U.S. should have its own Chilcot Report
I have argued many times that the Iraq invasion was a crime of the highest proportion. Bush’s poodle, a.k.a. former British Prime Minister Tony Blair, allowed his country to be pulled into a conflict that claimed hundreds of British lives, thousands of American lives, and probably a million Iraqi lives (but who is counting!), while plunging the entire region into a maelstrom of terroristic chaos, including the birth of extremist groups like the Daesh.
Last Thursday the Chilcot report on the UK’s involvement in Iraq delivered a scathing critique of Tony Blair’s decision to go to war on the basis of bogus intelligence and a catastrophic lack of planning for the aftermath of the invasion. (The excerpts of the Chilcot report can be read by clicking here.) The salient points of the report are:
1. The UK chose to join the invasion before peaceful options had been exhausted.
2. Blair deliberately exaggerated the threat posed by Saddam Hussein.
3. Blair promised George Bush: ’I will be with you, whatever’.
4. The decision to invade was made in unsatisfactory circumstances.
5. George Bush largely ignored UK advice on postwar planning.
6. There was no imminent threat from Saddam.
7. Britain’s intelligence agencies produced ‘flawed information’.
8. The UK military were ill-equipped for the task.
9. UK-US relations would not have been harmed if UK stayed out of war.
10. Blair ignored warnings on what would happen in Iraq after invasion.
11. The government had no post-invasion strategy.
12. The UK had no influence on Iraq’s postwar US-run administration.
13. The UK did not achieve its objectives in Iraq.
14. The government did not try hard enough to keep a tally of Iraqi civilian casualties.
The Chilcot report obviously incriminates Blair. But how about George W. Bush, the man who must be held accountable for starting the war in Iraq?
A scathing new biography of Bush was published last week by renowned historian Jean Edward Smith in which he devotes a substantial portion of his book to the lead-up and aftermath of the Iraq war. He concludes: “Whether George W Bush was the worst president in American history will be long debated, but his decision to invade Iraq is easily the worst foreign policy decision ever made by an American president.”
Beyond Bush, the political elite in the US has faced almost no punishment for supporting the invasion of Iraq. Dick Cheney and company are also living comfortably in retirement, and both political parties have nominated people (Hillary Clinton and Donald Trump) who supported the invasion in 2003.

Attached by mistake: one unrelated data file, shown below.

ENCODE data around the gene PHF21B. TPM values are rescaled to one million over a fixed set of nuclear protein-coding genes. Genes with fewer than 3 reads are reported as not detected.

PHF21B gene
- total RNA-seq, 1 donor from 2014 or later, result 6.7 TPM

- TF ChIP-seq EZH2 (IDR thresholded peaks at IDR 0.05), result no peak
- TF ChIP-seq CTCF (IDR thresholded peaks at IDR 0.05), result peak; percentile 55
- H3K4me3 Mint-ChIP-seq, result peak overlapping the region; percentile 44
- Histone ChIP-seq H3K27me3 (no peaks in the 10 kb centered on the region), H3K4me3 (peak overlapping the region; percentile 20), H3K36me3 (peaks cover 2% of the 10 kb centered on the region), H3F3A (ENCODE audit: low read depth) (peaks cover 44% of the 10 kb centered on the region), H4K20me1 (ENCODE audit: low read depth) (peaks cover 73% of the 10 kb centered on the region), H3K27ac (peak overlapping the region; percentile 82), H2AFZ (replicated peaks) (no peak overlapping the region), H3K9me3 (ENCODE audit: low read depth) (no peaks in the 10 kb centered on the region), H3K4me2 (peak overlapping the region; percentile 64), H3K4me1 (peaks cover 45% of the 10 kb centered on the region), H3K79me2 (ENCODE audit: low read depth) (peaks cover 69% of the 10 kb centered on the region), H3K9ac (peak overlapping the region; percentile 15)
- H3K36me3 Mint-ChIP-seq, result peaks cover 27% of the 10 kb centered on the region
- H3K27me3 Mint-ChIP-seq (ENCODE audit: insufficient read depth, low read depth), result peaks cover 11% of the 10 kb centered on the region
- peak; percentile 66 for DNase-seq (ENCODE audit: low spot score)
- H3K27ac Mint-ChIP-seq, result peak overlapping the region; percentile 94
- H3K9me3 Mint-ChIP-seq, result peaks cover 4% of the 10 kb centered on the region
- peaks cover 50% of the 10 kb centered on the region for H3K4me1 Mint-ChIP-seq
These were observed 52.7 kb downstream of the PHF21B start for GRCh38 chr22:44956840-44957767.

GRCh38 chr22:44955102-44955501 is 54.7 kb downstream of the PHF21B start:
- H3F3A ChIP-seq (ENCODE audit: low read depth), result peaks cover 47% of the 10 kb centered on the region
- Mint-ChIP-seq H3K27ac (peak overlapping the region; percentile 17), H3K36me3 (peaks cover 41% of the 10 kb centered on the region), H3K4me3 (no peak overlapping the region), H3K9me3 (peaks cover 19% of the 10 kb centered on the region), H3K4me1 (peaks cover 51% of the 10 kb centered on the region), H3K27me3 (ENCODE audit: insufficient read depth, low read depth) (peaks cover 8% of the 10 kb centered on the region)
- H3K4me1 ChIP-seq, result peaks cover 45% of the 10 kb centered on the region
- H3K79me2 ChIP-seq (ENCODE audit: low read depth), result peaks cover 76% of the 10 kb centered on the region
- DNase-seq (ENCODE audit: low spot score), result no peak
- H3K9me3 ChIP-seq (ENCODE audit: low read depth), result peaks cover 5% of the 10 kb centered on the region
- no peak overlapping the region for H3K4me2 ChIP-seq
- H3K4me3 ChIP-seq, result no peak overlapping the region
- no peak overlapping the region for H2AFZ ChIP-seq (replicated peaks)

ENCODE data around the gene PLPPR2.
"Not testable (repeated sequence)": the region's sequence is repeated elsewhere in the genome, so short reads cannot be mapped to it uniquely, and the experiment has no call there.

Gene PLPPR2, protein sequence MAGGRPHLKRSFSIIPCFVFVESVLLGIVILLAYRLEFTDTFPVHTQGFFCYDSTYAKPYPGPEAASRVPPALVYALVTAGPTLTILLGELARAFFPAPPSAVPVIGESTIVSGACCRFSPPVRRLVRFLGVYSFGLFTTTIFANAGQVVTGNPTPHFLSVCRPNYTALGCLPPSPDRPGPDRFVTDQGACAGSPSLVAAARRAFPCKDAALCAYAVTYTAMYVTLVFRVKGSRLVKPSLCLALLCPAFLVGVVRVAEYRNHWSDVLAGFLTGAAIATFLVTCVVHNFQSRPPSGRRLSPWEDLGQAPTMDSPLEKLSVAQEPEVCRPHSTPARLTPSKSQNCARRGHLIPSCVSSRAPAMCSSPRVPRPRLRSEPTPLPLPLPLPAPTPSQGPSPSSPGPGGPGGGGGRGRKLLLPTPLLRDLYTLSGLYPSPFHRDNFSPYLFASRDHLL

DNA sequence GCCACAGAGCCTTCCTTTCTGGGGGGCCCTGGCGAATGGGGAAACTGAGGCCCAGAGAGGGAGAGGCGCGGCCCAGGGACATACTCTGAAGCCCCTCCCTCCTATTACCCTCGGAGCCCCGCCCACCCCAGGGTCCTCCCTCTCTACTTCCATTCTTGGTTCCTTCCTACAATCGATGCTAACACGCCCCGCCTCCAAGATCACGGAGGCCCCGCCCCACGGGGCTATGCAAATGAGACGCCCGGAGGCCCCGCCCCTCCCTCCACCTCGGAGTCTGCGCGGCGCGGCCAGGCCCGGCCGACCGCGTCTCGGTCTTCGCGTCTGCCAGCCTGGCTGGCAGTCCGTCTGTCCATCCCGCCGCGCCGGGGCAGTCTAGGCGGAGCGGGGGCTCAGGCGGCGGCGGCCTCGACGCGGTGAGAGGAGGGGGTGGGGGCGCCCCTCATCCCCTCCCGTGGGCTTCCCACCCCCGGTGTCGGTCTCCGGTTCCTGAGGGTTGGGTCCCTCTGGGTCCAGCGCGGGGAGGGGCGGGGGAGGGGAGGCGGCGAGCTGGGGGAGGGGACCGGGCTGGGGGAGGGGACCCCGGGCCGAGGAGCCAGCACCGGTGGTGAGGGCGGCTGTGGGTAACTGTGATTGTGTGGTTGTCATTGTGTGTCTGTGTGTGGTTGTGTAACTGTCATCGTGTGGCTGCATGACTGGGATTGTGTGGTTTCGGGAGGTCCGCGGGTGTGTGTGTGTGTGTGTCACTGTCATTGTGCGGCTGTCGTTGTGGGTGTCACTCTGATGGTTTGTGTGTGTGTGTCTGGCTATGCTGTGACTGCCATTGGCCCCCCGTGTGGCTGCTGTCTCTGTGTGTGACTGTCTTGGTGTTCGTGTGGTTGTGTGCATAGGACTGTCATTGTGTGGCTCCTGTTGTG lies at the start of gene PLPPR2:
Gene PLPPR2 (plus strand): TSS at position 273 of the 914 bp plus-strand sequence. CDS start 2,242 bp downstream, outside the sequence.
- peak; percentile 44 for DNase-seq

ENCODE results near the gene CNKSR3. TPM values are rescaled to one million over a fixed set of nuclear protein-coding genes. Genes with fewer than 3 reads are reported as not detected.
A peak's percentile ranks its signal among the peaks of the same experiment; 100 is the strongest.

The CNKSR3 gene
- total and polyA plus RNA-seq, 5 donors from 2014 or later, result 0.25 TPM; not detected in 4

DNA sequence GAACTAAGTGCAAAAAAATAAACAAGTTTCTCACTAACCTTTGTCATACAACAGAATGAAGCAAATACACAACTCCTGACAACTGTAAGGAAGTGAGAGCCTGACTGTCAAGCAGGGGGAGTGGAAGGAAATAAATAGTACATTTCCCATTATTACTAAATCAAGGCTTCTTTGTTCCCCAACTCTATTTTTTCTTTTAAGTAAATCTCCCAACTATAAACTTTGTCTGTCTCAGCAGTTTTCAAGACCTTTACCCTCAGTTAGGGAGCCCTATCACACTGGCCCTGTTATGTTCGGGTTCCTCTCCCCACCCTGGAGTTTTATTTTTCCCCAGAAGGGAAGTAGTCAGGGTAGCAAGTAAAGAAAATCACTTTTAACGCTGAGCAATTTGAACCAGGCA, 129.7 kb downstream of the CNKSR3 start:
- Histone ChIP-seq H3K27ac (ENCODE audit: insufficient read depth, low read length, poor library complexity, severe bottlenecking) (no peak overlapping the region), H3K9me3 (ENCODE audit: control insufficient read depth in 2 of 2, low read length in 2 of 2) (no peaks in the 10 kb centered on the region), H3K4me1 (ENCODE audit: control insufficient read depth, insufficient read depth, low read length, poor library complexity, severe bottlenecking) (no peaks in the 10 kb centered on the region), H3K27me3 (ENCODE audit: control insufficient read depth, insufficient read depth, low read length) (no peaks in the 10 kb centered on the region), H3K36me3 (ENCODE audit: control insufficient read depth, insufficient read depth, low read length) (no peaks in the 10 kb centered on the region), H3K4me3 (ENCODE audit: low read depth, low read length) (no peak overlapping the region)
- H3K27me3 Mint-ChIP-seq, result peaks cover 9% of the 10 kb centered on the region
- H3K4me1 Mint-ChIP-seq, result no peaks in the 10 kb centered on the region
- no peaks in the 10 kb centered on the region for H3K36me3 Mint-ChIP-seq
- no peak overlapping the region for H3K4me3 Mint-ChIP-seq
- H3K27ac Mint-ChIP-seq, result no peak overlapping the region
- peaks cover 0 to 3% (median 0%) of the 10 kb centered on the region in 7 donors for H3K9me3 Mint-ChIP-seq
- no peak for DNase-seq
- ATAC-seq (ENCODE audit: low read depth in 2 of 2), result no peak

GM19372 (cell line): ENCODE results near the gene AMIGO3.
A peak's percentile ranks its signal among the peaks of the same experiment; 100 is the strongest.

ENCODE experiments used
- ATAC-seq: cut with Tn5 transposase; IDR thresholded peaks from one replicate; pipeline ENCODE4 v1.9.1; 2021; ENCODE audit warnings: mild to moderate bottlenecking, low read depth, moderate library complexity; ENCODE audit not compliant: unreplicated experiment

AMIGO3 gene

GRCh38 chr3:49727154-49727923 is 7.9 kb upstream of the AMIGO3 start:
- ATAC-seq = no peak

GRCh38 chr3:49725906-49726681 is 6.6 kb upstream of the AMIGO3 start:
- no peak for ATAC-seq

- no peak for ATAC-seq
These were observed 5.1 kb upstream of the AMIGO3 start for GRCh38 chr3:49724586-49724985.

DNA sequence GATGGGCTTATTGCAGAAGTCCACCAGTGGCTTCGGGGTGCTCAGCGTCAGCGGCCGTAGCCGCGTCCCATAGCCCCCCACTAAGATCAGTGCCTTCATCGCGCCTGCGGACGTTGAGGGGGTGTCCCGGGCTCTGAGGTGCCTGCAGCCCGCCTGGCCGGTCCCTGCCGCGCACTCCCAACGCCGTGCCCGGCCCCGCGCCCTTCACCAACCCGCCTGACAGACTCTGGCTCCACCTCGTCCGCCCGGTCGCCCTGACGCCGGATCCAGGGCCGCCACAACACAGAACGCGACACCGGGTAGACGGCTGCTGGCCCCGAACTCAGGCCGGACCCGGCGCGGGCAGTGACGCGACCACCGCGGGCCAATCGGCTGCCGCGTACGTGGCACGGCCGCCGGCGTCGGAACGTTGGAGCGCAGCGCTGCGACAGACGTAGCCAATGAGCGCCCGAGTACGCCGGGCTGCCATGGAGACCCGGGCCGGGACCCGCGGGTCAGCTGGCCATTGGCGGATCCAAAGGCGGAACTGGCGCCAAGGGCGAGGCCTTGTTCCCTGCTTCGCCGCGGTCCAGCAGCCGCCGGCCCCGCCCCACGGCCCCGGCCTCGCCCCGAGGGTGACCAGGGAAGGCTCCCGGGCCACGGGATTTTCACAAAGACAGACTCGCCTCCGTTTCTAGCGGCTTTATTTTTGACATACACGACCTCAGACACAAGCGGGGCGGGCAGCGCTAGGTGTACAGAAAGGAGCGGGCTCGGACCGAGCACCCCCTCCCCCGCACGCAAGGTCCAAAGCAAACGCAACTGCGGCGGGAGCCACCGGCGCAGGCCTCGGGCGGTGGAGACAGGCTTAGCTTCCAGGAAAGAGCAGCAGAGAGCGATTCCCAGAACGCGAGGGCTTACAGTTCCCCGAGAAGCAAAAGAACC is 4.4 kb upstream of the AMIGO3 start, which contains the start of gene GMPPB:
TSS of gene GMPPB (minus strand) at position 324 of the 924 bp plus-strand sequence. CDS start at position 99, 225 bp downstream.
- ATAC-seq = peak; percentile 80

The current global disorder from Bangladesh to the USA stem largely from our inability to punish such white-collar mega war criminals who get away as the untouchable mafias from the wars that they bring about. It is a shame to our generation that we have failed to book these SOBs (son of Bush and Blair) who have caused so much pain, suffering and sadness in our time. Such impunity has created a sense of utter frustration and un-quenched anger among some concerned citizens of our globe who feel that in the absence of a trial at The Hague, they must do something, for instance, take the law in their own hands. In this age of the Internet, when children are growing up spending more time behind the computer than playing games in the fields, some youngsters are fuming in anger and do feel that their parents’ generation has failed them miserably and that they ought to do something to right the wrong. They are rebelling, and taking law in their own hands, and are, regrettably, thus, creating a world of fitnah and fasad that we have never seen before in which victims simply don't know why they are getting killed. It is a sad saga of our time in which every day is worse than the one before! It is like living under mindless anarchy from Baghdad to Brussels, from Dhaka to Dallas, and from Jerusalem to Juba!
I believe that the only way we can stop this mess is by ensuring that the mega war criminals like Bush, Blair, Cheney, Rumsfeld, Rice and Powell are all tried for their respective roles in Iraq War invasion, and that those responsible are punished appropriately so that no future Bush or Blair can emerge in our world. Once such mega criminals are tried, then we can go with trying our smaller criminals like Bashar al-Assad and General Sisi and others. So long the world community fails to bring in justice in our world against such mega criminals, I am afraid, we shall only see worse. Period!
The US truly needs its own Chilcot report. But with the Amen Corner controlling in the Capitol Hill will it ever do the needful for such a report to emerge? I doubt it.
- Asian Tribune -